Burma: A Case Study

In too many countries, women do not have a voice in governance which leads to structural inequality. GJC is developing a blueprint for democracy in post-conflict countries by securing gender equality in the law. Calling for equal rights is not enough; laws focused on the inclusion of women in power must be enacted and enforced. In our first case study in Burma, GJC has partnered with local women’s groups to ensure equal access to power and justice.

GJC’s work on Burma focuses on challenging structural barriers to ensure long-lasting democracy and justice for the people of Burma, protect women’s rights and establish a sustainable end to ethnic conflict. GJC calls on the international community to invest in a democratic future for Burma by insisting that the Burmese government dismantle these structural barriers which not only prevent true peace and democracy but also conflict in certain cases with international law.


Weekly News Roundup

By Julia d'Amours

On Thursday, US Education Secretary Betsy DeVos claimed the Department of Education would reform how universities handle accusations of sexual assault. Though DeVos did not say what specific changes would be made, she remarked that universities are “ill-served by a quasi-judicial process.” DeVos’s statement focused on the rights of the accused, whom she claimed are mistreated under current systems. Critics from the Right claim DeVos’s proposal grants disproportionate weight to the testimonies of victims, while voices from the Left say it undermines essential changes made during the Obama Administration. 

On Sunday, federal prosecutors in Brazil opened an investigation of ten murdered indigenous tribe members. The altercation arose when the members of the previously uncontacted tribe encountered Brazilian gold miners along a river near the Colombian border. This is the second reported killing of uncontacted indigenous peoples this year. Survival International, an indigenous rights organization, claimed that given the diminished populations of uncontacted tribes, a single armed conflict could carry serious repercussions for the survival of the ethnic group.

On Monday, California Attorney General Xavier Becerra announced that California will file a law suit against the Trump Administration over the repeal of DACA. This comes after a coalition of 15 states announced joint legal action against the proposed repeal. California is estimated to be home to more than one in every four DACA recipients. 

On Tuesday, the New York Times reported on the bleak living conditions of the hundreds of thousands of Rohingya living in Pakistan. Residents of the Rohingya-populated Arkanabad slum report police brutality, malnutrition, and lack of work and education opportunities. Rohingya in Pakistan wish to see the country taking a more firm stance against military persecution in Burma, as it holds the highest concentration of Rohingya outside of their native lands. 

On Wednesday, it was announced that Burma’s defacto leader Aung San Suu Kyi will be skipping the UN General Debate, which is scheduled to begin on September 19th. Burma has been under heavy criticism for its treatment of the Rohingya, and the UN has accused it of ethnic cleansing. Spokespeople for Ms. Suu Kyi claimed that she “has more pressing matters to deal with” and she will “speak for national reconciliation and peace” on national television instead.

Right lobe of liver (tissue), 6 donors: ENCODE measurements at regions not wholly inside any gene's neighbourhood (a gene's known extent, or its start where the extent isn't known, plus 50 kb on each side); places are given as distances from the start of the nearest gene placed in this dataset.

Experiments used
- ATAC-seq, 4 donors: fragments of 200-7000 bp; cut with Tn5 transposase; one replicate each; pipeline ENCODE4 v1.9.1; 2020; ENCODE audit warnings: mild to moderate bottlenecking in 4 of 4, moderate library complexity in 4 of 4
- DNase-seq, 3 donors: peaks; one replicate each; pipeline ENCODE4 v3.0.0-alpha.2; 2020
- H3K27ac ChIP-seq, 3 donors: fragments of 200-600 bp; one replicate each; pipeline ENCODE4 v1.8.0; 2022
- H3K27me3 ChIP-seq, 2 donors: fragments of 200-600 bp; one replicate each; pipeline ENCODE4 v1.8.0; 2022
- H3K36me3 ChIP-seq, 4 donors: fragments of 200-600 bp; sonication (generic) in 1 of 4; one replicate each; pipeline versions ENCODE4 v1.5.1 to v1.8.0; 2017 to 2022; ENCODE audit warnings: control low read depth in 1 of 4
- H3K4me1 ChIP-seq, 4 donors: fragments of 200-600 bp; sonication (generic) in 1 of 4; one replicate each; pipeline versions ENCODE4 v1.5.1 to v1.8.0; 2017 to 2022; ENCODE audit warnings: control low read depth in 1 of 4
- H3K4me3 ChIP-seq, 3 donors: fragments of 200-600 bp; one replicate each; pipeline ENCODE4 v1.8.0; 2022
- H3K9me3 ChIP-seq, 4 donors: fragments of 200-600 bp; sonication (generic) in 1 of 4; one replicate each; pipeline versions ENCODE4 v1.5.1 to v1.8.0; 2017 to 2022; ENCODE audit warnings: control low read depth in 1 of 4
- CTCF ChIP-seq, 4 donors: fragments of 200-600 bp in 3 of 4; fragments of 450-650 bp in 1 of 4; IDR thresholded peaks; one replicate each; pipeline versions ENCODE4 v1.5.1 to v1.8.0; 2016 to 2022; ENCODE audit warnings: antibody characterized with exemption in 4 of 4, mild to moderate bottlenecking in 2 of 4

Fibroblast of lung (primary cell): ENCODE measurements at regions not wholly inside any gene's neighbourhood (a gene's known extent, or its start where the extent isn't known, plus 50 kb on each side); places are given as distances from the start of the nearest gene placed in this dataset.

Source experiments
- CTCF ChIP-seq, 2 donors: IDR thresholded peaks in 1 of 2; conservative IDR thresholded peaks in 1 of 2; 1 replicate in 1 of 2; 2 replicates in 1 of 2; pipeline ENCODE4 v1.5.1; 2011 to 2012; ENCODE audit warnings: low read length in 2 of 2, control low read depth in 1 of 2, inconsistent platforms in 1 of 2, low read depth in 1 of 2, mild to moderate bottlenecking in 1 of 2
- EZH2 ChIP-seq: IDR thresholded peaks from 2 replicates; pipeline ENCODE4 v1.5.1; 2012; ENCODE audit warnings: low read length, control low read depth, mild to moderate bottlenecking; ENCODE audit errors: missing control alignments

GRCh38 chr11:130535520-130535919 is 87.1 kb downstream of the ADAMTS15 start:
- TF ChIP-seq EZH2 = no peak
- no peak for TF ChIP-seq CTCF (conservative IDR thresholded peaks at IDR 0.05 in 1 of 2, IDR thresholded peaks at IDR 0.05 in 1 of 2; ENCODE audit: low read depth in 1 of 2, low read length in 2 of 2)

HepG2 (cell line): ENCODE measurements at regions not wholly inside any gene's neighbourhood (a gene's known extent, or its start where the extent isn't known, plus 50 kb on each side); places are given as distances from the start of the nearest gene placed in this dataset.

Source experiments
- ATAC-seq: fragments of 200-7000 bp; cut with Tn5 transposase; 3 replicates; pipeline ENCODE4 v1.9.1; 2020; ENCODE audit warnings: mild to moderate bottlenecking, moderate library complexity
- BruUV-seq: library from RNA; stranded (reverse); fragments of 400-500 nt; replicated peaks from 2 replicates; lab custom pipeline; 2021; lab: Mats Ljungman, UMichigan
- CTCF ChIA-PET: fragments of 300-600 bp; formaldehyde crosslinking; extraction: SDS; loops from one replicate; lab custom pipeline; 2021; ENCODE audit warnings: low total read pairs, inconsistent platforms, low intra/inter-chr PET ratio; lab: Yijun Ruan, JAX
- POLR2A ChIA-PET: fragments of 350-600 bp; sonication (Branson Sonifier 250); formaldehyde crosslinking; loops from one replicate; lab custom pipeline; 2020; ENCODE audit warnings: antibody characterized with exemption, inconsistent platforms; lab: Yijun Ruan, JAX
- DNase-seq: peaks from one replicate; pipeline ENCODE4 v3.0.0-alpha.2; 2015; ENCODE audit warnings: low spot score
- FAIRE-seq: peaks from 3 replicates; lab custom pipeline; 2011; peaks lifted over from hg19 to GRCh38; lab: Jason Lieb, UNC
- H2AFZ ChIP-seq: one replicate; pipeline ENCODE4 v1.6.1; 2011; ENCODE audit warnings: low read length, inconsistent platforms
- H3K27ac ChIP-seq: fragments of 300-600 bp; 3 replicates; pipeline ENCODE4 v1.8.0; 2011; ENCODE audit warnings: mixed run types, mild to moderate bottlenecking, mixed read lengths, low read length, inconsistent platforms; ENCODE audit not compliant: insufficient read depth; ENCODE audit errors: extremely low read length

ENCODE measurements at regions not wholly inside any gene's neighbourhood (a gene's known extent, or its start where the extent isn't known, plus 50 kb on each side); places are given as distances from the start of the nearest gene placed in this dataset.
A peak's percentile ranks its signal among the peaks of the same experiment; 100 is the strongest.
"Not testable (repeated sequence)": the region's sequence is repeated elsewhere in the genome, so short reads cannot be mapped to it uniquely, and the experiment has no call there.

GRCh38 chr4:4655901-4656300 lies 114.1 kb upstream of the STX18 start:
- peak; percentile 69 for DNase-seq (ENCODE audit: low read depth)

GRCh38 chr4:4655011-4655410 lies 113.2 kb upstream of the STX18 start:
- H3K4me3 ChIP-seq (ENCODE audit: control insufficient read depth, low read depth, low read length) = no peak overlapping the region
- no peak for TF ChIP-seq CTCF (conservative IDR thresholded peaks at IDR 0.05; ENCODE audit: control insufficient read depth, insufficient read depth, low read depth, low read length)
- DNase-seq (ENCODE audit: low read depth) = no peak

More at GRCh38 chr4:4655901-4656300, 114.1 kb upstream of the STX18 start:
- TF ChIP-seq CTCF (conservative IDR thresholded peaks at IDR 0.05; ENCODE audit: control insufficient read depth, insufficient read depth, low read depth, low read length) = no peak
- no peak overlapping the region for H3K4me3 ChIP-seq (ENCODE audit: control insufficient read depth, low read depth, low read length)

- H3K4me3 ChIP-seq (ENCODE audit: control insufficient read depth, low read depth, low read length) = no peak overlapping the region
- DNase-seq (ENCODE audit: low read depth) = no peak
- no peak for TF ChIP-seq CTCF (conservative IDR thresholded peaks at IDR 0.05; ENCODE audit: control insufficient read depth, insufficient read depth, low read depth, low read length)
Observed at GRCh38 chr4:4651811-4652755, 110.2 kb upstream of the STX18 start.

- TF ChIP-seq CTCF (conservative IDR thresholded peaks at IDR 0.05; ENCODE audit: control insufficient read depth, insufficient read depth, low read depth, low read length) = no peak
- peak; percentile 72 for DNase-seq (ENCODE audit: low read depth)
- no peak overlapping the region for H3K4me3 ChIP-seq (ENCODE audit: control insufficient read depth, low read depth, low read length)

Photo by Htoo Tay Zar

GJC’s statement on the situation in Rakhine State, Myanmar

FOR IMMEDIATE RELEASE - September 9, 2017

[NEW YORK, NY] - In light of ongoing violence in Rakhine State, the Global Justice Center issues the following statement: 

The Global Justice Center calls for the immediate cessation of all acts of violence and the protection of civilian populations in Rakhine State. The Myanmar government must swiftly investigate credible reports of horrific crimes and human rights abuses against civilians in Rakhine State, including acts by its own military and security forces, and provide meaningful punishment, redress and reparations for violations. The government must allow investigators access to Rakhine State and cooperate fully with international investigations, including the UN Fact-finding Mission authorized by the UN Human Rights Council in March 2017. Further, the government must ensure the safety of all civilians, including the Rohingya population, and facilitate humanitarian access and aid to affected communities. 

GJC Weekly News Roundup

By Julia d'Amours

Chile proceeds with the repeal of its total anti-abortion laws. In August, legislation was presented to permit abortion in three cases: if the life of the mother was in danger, if it the fetus would not survive, or if the pregnancy was a result of rape. Lawyers argued that a total abortion ban was inhumane and a violation of women’s rights. Though polls indicate more than 70 percent of the population supports more lenient abortion laws, the Catholic Church and elite upper class staunchly opposed the bill. The repeal is considered a major victory in women’s rights and reproductive rights, and many hope it will lead to similar legislation in the region.

Last Friday, Kenya’s Supreme Court ruled that the re-election of the sitting president would be revisited after discovery that the vote counts had been irregular. It is the first example in Africa in which a court voided the re-election of an incumbent. Many are at unease considering Kenya’s fragile political landscape—the last disputed election in 2007 resulted in at least 1,300 dead and 600,000 displaced around the country.